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Nonreciprocal control and cooling of phonon modes in an optomechanical system


Mechanical resonators are important components of devices that range from gravitational wave detectors to cellular telephones. They serve as high-performance transducers, sensors and filters by offering low dissipation, tunable coupling to diverse physical systems, and compatibility with a wide range of frequencies, materials and fabrication processes. Systems of mechanical resonators typically obey reciprocity, which ensures that the phonon transmission coefficient between any two resonators is independent of the direction of transmission1,2. Reciprocity must be broken to realize devices (such as isolators and circulators) that provide one-way propagation of acoustic energy between resonators. Such devices are crucial for protecting active elements, mitigating noise and operating full-duplex transceivers. Until now, nonreciprocal phononic devices3,4,5,6,7,8,9,10,11 have not simultaneously combined the features necessary for robust operation: strong nonreciprocity, in situ tunability, compact integration and continuous operation. Furthermore, they have been applied only to coherent signals (rather than fluctuations or noise), and have been realized exclusively in travelling-wave systems (rather than resonators). Here we describe a scheme that uses the standard cavity-optomechanical interaction to produce robust nonreciprocal coupling between phononic resonators. This scheme provides about 30 decibels of isolation in continuous operation and can be tuned in situ simply via the phases of the drive tones applied to the cavity. In addition, by directly monitoring the dynamics of the resonators we show that this nonreciprocity can control thermal fluctuations, and that this control represents a way to cool phononic resonators.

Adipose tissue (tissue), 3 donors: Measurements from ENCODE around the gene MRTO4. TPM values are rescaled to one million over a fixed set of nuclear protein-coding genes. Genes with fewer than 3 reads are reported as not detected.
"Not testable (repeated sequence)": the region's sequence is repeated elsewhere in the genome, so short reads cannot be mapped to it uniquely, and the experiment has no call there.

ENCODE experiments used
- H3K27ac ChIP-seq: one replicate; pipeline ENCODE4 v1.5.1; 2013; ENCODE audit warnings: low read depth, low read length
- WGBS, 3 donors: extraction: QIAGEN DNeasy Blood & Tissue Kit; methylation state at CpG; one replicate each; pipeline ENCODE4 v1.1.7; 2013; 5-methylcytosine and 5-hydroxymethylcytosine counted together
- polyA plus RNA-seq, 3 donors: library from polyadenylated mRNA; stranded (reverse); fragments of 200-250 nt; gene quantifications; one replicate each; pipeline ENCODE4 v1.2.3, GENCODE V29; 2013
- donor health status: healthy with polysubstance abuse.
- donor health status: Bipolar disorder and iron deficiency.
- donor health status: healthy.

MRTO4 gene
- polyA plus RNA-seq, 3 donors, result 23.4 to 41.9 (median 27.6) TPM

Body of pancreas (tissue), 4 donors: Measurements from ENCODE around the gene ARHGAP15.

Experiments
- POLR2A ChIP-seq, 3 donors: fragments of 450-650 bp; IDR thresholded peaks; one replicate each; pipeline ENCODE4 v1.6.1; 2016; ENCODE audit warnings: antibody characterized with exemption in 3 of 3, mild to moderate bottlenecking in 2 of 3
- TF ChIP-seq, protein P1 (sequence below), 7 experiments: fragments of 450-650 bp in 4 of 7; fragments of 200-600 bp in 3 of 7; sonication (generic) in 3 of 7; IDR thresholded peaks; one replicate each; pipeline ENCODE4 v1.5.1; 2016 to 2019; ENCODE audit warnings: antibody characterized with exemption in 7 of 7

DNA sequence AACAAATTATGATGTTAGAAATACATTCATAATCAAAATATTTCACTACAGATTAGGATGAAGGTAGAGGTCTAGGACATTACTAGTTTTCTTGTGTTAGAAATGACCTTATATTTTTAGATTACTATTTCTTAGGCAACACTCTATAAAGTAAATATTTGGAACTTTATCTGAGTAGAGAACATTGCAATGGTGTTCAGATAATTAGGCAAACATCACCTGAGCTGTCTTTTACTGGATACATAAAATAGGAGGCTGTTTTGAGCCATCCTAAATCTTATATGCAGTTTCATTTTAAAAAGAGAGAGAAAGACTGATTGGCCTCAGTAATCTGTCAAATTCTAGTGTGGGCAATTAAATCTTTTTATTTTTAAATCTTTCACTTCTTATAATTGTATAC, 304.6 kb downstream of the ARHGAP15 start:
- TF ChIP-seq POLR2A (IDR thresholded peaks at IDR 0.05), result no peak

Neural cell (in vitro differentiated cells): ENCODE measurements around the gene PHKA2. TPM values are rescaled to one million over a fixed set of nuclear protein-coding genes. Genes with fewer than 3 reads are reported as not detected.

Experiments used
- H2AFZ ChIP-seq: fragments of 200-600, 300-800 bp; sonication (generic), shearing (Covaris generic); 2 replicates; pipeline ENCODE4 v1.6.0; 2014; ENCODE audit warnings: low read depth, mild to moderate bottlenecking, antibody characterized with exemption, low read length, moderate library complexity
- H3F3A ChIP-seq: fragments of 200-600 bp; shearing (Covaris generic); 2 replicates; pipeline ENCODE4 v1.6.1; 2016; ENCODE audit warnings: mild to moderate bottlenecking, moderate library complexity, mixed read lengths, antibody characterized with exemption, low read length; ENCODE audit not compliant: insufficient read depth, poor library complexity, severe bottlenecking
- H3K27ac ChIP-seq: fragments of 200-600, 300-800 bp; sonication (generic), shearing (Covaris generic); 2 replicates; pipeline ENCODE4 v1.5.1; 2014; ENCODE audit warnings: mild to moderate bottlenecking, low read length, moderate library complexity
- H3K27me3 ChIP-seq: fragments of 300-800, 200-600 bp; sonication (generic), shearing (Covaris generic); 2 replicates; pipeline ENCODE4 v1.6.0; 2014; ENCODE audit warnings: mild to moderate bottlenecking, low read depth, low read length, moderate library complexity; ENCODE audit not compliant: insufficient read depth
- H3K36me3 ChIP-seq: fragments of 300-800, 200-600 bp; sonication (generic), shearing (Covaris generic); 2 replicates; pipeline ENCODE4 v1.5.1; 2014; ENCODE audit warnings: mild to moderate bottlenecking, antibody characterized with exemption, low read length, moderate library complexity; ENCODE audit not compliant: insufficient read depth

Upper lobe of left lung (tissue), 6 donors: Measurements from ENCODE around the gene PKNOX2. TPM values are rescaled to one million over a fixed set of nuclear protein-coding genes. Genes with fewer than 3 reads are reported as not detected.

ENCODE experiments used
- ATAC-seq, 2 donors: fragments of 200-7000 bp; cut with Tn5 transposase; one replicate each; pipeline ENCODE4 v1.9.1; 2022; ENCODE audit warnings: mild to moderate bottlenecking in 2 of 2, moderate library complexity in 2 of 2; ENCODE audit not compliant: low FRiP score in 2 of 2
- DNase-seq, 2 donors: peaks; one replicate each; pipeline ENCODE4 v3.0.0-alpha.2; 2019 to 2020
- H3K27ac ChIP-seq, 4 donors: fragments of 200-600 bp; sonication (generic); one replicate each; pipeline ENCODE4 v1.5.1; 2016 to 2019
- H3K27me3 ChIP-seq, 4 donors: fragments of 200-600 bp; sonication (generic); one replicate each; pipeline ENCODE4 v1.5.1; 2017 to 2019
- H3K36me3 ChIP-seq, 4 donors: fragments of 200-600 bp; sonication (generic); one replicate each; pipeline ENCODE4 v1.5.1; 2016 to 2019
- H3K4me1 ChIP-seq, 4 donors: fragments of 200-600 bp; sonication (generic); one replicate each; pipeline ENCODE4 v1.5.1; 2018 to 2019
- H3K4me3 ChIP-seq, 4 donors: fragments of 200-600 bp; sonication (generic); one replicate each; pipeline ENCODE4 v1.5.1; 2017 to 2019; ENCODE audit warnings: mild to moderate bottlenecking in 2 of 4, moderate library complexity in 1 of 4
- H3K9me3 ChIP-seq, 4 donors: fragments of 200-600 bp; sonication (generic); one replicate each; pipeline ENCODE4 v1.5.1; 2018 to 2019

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Fig. 1: Optically induced mechanical nonreciprocity.
Fig. 2: Nonreciprocal phonon transmission.
Fig. 3: Isolation between phononic resonators.
Fig. 4: Cooling by nonreciprocity.

Data availability

The datasets generated during and/or analysed during the current study are available from the corresponding author on reasonable request.


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This work is supported by the Air Force Office of Scientific Research grant number FA9550-15-1-0270, the Air Force Office of Scientific Research Multidisciplinary University Research Initiative grant number FA9550-15-1-0029, the Office of Naval Research Multidisciplinary University Research Initiative grant number N00014-15-1-2761 and the Simons Foundation (award number 505450).

Reviewer information

Nature thanks Claudiu Genes, Andre Xuereb and the other anonymous reviewer(s) for their contribution to the peer review of this work.

Author information




H.X., A.A.C. and J.G.E.H. designed the study. H.X. and L.J. carried out the measurements. H.X. and L.J. analysed the data. All authors contributed to the writing of the manuscript.

Corresponding author

Correspondence to J. G. E. Harris.

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The authors declare no competing interests.

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Extended data figures and tables

Extended Data Fig. 1 Temperature of each phononic mode as a function of the control tone phase.

This data was used to calculate the normalized temperature ratio shown in Fig. 4b. The error bars show the standard error of the mean.

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Xu, H., Jiang, L., Clerk, A.A. et al. Nonreciprocal control and cooling of phonon modes in an optomechanical system. Nature 568, 65–69 (2019).

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